Should the savings and loan industry continue to exist? Does it serve a useful function? Can it ever recover from the cataclysm of the 1980s?
The answer to all three questions is no, according to a report issued recently by the National Commission on Financial Institutions Reform, Recovery, and Enforcement.
The report, released after nearly two years of work, says one sure way to prevent another S&L disaster would be to simply do away with the industry.
It recommends forcing all thrifts to convert to commercial bank charters and suggests that all federally insured institutions come under federal rules that would supersede any state regulations. The Federal Deposit Insurance Corp. would be the sole agency charged with chartering, insuring, and regulating insured institutions.
This isn't the first time the destruction of the thrift industry has been proposed. Many have said that the secondary market and mortgage banking render savings and loans useless. The S&L disaster of the 1980s is frequently held up as proof that the industry is corrupt and hollow.
But defenders of the industry say killing S&L's is not the answer. They argue that community-based mortgage lending still provides services and loan products that no one else will. As such, the thrift industry still has a vital role to play in the country's housing finance system.
"Having a group of financial institutions interested in serving the residential real estate markets is in the national interest," said John F. Maher, president of Great Western Financial Corp., Chatsworth, Calif.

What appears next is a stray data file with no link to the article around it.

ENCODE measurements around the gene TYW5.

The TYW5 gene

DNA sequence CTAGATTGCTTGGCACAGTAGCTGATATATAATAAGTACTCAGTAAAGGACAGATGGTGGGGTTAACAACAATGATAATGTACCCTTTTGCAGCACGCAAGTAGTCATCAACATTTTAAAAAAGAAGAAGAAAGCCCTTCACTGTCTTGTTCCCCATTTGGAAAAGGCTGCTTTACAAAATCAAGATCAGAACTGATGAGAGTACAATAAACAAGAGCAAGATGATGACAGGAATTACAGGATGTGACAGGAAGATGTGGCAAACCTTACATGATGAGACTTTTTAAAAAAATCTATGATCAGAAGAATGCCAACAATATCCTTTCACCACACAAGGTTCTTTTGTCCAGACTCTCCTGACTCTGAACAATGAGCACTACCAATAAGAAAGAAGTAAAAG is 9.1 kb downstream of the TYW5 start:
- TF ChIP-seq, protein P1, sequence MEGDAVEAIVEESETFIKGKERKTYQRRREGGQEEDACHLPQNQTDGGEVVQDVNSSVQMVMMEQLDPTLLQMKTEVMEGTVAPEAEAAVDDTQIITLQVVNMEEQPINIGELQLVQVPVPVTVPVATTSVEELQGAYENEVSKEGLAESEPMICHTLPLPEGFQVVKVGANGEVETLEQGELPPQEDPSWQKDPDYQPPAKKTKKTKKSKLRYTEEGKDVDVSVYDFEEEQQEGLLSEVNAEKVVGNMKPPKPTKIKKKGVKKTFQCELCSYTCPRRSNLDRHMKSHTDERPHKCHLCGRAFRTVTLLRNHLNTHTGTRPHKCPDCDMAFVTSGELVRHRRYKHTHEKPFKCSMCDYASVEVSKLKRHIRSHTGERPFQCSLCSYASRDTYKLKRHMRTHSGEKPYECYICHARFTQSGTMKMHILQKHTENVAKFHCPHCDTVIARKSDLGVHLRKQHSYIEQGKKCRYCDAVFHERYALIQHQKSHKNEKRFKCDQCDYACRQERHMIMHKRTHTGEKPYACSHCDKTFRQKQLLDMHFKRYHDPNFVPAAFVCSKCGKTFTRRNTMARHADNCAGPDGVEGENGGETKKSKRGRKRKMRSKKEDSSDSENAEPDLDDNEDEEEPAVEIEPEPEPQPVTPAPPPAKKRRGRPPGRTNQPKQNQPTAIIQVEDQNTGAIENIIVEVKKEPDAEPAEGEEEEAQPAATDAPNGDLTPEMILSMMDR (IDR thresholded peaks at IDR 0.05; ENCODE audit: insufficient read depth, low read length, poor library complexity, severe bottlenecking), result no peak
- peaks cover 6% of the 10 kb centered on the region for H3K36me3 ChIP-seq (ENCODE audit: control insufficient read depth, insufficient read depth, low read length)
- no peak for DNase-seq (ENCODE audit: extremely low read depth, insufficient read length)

Mr. Maher asserts that thrifts, as portfolio lenders, are important because they make nonperforming loans that the secondary market would never touch. The thrift industry "has an appetite to be in the market no matter what the market conditions."
Joe Ferguson, president of Stephens Federal Savings and Loan in Toccoa, Ga., said the consolidation in the thrift industry had produced a large majority of community-focused savings and loans.
He said these institutions will continue to survive because they, serve a niche the secondary market cannot. "Until everybody is banking at Citicorp or Bank of America, there's always going to be a need for community bankers."
Darlene Dolzani, chief executive at Schuylkill Savings and Loan Association in Schuylkill Haven, Pa., said people would continue to seek out small thrifts for the service they provide.
"People come to me for loans when they've been jockeyed around by the big banks," she said. Paul A. Schosberg, president of Savings and Community Bankers of America said the industry is still important for many of the same reasons.
"They have strong capital, good management, and they subscribe to a value system supported by the American people," he said. "If you could |do something' about the 2,000 thrifts you'd just have to reinvent them."